Disney Cruise Line Helps Rescue Seabird in Atlantic Ocean

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Disney Cruise Line has been instrumental in helping rescue a masked booby that just wanted to enjoy an oceangoing vacation. The bird in question, a masked booby (yes, that’s its real name), was found aboard a Disney ship recently, and was successfully rescued and released by Wild Florida Rescue, a non-profit wildlife rescue organization in Florida.

Disney Cruise Ship Rescues Seabird

A Disney cruise ship on a westbound transatlantic crossing from Europe to Florida earlier this fall found itself with an unusual guest aboard – a masked booby (Sula dactylatra), a type of widespread seabird found throughout much of the Pacific Ocean as well as the eastern Atlantic Ocean and parts of the Indian Ocean.

The bird had landed on the ship but refused to leave, and stayed aboard until the ship returned to Florida. At that time, Wild Florida Rescue – based in Brevard County, 30 miles (48 kilometers) south of Port Canaveral – took possession of the bird and nursed it to good health.

After about a month of rehabilitation, the bird was healthy and vigorous, ready to be released. Florida Fish and Wildlife Conservation Commission (FWC) provided transport approximately 20 miles (32 km) out to sea and the bird was successfully on its way again!

The exact cruise ship involved has not been identified, other than the fact that it was on a transatlantic sailing at the time the bird appeared. While masked boobies can be found further out into the Atlantic Ocean than their range might suggest, it is also likely this individual bird may have gotten disoriented and been blown further out to sea than expected.

Read Also: Disney Cruise Ships: Newest to Oldest

Once exhausted and disoriented, the bird could have mistaken the ship for a safe landing space, and indeed, it did get magical treatment onboard to keep it safe while returning to Florida.

A Disney Type of Bird

Ironically, this bird species does have a unique connection to Disney Cruise Line. In the 2023 live action remake of The Little Mermaid, the character of Scuttle – originally an unidentified type of gull in the 1989 animated classic – is a northern gannet (Morus bassanus), a close relative of the masked booby.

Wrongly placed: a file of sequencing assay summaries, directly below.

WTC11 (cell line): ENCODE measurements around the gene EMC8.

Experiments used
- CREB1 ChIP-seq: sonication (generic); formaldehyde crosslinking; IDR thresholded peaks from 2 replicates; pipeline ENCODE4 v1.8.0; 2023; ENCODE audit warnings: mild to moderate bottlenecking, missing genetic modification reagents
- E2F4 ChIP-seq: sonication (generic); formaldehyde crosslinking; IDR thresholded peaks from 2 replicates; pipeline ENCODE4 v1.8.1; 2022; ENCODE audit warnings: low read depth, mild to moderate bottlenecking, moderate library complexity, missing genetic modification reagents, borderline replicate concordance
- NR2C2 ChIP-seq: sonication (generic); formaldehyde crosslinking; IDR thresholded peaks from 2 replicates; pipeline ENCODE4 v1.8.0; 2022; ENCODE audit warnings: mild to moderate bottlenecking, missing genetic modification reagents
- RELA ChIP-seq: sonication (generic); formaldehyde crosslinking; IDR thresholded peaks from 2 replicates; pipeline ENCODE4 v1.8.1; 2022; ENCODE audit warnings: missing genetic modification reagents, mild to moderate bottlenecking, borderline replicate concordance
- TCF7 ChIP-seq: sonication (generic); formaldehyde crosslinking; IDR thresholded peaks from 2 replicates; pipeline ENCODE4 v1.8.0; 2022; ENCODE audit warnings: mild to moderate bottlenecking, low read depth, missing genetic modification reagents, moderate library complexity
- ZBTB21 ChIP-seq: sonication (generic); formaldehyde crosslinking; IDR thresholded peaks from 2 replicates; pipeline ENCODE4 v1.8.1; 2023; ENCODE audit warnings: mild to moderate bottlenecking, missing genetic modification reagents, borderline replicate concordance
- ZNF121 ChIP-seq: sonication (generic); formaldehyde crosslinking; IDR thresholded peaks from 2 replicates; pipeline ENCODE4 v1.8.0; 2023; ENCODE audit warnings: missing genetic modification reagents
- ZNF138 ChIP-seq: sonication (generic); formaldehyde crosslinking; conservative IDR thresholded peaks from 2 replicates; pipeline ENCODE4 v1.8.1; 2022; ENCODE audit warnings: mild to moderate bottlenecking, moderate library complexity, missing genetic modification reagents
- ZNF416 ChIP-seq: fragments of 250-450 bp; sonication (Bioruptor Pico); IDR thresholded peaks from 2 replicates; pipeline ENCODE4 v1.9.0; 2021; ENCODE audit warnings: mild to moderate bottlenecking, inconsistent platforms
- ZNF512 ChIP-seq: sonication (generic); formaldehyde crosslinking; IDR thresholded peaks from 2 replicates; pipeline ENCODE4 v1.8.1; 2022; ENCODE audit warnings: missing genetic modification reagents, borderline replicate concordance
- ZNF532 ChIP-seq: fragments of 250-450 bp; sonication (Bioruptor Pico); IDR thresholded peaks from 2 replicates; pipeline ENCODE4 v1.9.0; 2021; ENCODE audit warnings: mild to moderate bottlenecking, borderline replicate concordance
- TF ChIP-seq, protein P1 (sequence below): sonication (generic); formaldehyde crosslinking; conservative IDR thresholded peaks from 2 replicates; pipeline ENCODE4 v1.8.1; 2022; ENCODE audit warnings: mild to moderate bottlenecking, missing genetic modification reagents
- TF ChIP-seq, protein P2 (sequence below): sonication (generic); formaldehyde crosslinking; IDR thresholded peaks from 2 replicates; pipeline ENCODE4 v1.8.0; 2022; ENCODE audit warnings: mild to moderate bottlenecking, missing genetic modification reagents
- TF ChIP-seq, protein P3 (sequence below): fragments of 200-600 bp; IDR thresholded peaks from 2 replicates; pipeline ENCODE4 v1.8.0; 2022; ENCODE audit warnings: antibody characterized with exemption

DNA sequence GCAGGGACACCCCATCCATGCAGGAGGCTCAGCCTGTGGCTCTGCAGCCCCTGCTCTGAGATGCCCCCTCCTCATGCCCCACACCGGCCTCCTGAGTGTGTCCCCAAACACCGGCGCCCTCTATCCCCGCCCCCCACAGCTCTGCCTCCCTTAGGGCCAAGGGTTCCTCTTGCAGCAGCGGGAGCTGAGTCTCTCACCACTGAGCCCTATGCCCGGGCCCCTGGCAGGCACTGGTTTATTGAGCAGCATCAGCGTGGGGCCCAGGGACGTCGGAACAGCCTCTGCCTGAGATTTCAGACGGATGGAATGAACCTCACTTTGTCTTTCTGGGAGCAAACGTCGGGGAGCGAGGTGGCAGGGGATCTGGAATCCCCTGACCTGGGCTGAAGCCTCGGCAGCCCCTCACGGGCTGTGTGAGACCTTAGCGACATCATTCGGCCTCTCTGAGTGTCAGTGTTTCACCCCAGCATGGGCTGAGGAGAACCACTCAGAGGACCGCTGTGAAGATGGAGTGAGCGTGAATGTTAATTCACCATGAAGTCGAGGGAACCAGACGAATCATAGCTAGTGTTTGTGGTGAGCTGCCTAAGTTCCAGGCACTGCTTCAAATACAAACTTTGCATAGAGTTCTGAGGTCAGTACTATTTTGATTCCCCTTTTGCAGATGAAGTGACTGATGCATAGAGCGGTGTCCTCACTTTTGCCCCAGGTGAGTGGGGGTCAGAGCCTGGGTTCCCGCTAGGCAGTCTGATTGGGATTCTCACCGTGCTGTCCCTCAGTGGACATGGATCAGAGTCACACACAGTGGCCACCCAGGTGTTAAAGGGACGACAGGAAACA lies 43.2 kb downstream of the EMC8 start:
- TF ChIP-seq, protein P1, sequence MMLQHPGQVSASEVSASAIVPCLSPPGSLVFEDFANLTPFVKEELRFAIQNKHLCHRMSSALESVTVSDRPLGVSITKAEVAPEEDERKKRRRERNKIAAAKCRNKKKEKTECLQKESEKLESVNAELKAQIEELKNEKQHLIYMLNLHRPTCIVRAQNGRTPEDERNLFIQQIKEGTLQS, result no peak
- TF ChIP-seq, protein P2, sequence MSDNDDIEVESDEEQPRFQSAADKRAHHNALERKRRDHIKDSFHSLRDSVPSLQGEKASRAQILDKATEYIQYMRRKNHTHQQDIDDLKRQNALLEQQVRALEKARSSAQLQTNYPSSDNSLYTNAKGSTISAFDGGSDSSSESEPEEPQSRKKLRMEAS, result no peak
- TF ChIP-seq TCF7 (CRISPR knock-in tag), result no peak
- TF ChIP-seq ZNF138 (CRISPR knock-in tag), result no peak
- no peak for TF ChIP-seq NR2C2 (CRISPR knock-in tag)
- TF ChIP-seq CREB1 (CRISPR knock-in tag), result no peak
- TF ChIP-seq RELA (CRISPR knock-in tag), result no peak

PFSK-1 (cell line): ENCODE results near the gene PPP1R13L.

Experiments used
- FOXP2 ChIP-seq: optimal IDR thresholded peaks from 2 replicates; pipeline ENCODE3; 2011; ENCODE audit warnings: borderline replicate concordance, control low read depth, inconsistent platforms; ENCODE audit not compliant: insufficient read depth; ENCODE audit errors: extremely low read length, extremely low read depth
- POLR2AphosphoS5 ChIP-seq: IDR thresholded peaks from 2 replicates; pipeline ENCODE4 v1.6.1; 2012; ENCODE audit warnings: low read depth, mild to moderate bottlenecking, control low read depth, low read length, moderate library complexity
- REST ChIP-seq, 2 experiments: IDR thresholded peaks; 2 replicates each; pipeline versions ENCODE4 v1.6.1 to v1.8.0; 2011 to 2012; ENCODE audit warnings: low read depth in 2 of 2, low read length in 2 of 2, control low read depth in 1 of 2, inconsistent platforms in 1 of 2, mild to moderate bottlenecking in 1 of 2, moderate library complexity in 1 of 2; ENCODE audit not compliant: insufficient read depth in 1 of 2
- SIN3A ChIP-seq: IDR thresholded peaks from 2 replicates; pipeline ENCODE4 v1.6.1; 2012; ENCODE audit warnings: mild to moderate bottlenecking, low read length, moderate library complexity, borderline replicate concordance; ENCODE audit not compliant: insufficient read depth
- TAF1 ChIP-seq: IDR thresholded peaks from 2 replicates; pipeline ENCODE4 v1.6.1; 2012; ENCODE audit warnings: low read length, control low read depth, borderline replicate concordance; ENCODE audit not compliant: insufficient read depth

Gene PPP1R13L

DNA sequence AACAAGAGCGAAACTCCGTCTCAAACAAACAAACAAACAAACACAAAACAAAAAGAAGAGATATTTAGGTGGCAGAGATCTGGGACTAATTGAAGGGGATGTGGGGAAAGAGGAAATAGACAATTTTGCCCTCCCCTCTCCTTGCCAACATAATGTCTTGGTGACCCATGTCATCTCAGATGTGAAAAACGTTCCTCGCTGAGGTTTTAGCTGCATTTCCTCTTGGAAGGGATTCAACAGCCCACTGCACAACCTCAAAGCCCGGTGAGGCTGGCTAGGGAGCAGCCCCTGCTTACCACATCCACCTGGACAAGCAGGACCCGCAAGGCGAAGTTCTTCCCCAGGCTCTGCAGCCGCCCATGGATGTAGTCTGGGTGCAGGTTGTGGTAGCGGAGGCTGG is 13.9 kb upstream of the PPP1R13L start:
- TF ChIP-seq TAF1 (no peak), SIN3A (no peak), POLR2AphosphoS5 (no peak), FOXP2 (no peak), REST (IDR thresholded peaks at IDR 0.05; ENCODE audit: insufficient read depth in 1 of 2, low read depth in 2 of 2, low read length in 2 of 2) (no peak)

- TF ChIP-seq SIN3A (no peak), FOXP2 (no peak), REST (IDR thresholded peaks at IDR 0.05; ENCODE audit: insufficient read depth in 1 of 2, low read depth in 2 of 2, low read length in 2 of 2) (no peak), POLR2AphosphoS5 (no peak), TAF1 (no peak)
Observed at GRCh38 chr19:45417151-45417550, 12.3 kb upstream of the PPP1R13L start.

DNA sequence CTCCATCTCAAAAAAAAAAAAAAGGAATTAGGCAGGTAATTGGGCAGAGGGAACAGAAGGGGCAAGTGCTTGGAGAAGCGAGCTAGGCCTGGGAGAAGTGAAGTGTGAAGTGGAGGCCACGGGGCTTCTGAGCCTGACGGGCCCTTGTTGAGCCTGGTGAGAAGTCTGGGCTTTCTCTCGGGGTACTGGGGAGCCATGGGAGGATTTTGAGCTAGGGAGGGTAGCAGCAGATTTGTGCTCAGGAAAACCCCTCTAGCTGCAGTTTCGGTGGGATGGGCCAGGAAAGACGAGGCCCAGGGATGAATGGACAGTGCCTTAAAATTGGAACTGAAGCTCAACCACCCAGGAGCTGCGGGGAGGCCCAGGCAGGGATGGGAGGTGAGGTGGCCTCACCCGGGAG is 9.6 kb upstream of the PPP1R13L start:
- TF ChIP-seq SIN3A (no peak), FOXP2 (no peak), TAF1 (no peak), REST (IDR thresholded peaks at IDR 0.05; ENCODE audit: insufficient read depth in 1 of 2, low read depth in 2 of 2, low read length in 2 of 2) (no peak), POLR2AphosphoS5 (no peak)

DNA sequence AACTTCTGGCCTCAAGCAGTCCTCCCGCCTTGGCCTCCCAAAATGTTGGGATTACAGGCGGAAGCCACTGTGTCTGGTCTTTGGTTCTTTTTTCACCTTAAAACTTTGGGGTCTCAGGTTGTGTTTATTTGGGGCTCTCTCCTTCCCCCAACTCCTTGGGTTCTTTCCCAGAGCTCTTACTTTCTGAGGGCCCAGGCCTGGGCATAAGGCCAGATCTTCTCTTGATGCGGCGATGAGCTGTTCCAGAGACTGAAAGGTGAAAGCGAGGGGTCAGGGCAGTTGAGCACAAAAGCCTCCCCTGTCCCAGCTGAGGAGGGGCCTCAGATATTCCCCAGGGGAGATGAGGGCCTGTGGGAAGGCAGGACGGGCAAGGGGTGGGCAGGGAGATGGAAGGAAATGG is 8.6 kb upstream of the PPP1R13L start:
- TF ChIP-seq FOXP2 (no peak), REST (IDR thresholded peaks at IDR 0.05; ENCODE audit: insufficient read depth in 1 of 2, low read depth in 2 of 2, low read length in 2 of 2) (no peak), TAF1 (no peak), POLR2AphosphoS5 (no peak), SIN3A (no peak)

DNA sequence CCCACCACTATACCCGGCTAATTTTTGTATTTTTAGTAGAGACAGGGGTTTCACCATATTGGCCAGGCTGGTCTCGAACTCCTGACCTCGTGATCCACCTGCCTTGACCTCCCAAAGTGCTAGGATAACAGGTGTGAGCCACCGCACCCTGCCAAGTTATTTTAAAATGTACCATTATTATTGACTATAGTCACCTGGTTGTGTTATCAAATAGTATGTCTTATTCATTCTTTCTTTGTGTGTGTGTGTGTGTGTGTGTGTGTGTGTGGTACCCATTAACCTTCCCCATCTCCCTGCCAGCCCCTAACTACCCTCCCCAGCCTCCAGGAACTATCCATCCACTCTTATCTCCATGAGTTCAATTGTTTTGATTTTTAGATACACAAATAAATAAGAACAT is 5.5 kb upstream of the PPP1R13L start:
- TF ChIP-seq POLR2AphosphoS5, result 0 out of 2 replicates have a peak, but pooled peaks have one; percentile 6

Disney Cruise Line Ship
Disney Cruise Line Ship (Photo Credit: Just dance)

In fact, the masked booby is also called the masked gannet, and both types of birds belong to the family Sulidae. Disney Wish is currently featuring a stage production of The Little Mermaid, though Scuttle does not make any significant appearance.

Guests aboard Disney cruise ships in the Caribbean have a good chance of seeing a masked booby, as the birds are found year-round in the region. Sightings are possible from all Florida homeports that Disney ships use – Port Canaveral, Fort Lauderdale, and Miami – and the birds may be seen in the Bahamas, including at Disney Cruise Line’s private island, Castaway Cay.

Birds on Cruise Ships

The masked booby is not the first bird to have become an inadvertent guest aboard a cruise ship. In March 2023, a burrowing owl (Athene cunicularia) stowed away aboard Royal Caribbean International’s Symphony of the Seas during a two-week sailing, after which it was successfully captured, rehabilitated, and released in appropriate South Florida habitat.

In 2010, another burrowing owl had been a brief resident aboard Oasis of the Seas, but was quickly relocated without setting sail.

Small birds are often spotted on ships, especially during fall migration, and gulls often take advantage of outdoor eating spaces to snag leftover pizza crusts or fries – though many cruise ships are installing soft nets to keep birds from getting stuck or becoming a nuisance.

Guests can also spot many amazing birds right from cruise ships or while visiting ports of call, such as frigatebirds nesting on rocky cliffs or soaring far above while at sea; tropical hummingbirds on colorful Caribbean islands; or fierce and feisty gulls at port facilities.

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